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Desiderata (wikipedia.org)
148 points by kghose on Feb 6, 2013 | hide | past | favorite | 39 comments

For those who find the original poem's advice too daunting, you may have better luck as a devotee of National Lampoon's parody, Deteriorata: http://plodplod.blogspot.com/2006/07/deteriorata.html

For example:

> Speak glowingly of those greater than yourself; and heed well their advice, even though they be turkeys.


>Be comforted, that in the face of all irridity and disillusionment, and despite the changing fortunes of time, there is always a big future in computer maintenance.

As far as "words to live your life by", I've never found anything better than "If", by Rudyard Kipling: http://en.wikipedia.org/wiki/If—

The two are quite similar, but "If" feels like it acknowledges human failing more openly that Desiderata. At least to me.

Sad fact: He wrote it for his dead son.

EDIT: My "sad fact" might be wrong.

There are a number of interesting links from that page, including Invictus, but perhaps the most interesting is the reference to this from Theodore Roosevelt (which has a wonderful connection to Rugby and Nelson Mandela):

It is not the critic who counts; not the man who points out how the strong man stumbles, or where the doer of deeds could have done them better. The credit belongs to the man who is actually in the arena, whose face is marred by dust and sweat and blood; who strives valiantly; who errs, who comes short again and again, because there is no effort without error and shortcoming; but who does actually strive to do the deeds; who knows great enthusiasms, the great devotions; who spends himself in a worthy cause; who at the best knows in the end the triumph of high achievement, and who at the worst, if he fails, at least fails while daring greatly, so that his place shall never be with those cold and timid souls who neither know victory nor defeat.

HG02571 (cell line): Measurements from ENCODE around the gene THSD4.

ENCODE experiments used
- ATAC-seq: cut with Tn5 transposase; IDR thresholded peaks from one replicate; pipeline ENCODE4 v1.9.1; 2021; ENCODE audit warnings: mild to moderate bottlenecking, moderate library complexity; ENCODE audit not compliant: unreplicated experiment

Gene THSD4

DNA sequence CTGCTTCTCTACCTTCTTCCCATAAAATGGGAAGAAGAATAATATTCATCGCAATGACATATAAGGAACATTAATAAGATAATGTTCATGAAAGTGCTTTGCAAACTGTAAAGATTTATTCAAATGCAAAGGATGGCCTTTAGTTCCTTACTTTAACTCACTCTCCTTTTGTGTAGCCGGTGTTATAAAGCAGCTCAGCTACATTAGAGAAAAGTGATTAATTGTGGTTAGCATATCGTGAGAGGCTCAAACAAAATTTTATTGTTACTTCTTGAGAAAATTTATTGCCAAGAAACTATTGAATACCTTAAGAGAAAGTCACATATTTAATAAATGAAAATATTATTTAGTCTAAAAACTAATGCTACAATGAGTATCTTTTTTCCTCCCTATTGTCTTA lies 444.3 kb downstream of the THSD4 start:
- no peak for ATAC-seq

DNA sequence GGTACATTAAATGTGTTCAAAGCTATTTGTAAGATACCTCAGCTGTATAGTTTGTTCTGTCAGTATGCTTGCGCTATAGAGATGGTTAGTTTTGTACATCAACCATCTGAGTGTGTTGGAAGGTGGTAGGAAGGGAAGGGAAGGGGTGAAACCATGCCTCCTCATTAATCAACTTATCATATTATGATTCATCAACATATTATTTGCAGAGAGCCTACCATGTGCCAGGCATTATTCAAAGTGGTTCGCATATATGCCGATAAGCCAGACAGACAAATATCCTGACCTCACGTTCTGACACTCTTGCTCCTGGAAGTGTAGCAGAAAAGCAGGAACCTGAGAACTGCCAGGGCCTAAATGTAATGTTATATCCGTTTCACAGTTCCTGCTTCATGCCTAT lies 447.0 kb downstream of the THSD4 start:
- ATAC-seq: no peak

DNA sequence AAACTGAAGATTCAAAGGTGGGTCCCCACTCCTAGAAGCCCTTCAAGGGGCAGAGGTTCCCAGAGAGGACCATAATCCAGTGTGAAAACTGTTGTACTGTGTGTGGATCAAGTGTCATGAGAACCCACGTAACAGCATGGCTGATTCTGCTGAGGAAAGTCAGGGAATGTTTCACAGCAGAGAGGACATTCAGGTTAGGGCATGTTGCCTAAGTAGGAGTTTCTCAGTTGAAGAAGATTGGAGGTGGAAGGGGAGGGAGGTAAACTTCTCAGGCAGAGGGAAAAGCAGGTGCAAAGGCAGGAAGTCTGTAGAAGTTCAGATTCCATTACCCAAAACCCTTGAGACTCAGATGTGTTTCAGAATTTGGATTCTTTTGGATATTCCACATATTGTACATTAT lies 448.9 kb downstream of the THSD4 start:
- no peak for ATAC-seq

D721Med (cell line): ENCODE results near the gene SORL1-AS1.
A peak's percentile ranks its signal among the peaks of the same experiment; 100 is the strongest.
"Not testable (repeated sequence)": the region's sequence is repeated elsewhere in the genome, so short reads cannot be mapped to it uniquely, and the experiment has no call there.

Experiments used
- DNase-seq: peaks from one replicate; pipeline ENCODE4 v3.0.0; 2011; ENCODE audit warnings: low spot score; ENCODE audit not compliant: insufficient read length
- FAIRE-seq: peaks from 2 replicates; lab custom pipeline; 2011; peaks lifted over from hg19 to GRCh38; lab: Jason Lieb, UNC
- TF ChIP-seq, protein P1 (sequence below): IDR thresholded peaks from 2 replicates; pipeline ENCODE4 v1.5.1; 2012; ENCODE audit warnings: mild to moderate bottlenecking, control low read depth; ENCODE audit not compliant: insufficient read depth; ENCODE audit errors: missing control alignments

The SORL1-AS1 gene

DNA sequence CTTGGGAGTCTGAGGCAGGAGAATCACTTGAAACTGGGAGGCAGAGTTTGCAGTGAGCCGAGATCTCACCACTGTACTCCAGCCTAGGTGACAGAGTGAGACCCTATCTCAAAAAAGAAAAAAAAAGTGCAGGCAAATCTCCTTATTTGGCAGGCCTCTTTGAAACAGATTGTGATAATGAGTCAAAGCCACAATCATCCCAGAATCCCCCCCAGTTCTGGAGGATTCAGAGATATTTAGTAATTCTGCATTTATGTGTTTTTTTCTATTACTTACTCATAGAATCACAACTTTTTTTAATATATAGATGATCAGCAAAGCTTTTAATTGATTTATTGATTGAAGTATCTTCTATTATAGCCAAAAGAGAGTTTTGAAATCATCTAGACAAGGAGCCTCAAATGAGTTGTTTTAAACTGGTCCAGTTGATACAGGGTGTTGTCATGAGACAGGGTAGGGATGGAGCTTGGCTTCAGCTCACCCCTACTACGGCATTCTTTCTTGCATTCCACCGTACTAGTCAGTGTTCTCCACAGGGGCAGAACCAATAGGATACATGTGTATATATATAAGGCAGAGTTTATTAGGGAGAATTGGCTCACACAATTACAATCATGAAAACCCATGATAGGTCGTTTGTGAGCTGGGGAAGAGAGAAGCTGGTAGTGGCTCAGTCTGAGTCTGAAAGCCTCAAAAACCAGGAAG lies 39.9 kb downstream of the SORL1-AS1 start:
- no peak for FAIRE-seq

I'm going to give that link to my teenage son who aspires to be a national level Rugby player! :-)

Yep, that was the passage that Nelson Mandela gave to Francois Pienaar before the final, not Invictus. I'm not sure why Eastwood chose to use the latter poem instead.

If- was written in 1895. I believe his son was born a couple years later. Maybe confusing it with "My Boy Jack"?

the stuff in "If" is far too hard to live by, surely?

IMVHO, it definitely is, but it's a good list of things to aspire to.

Aim high! Where ever you land should be ok.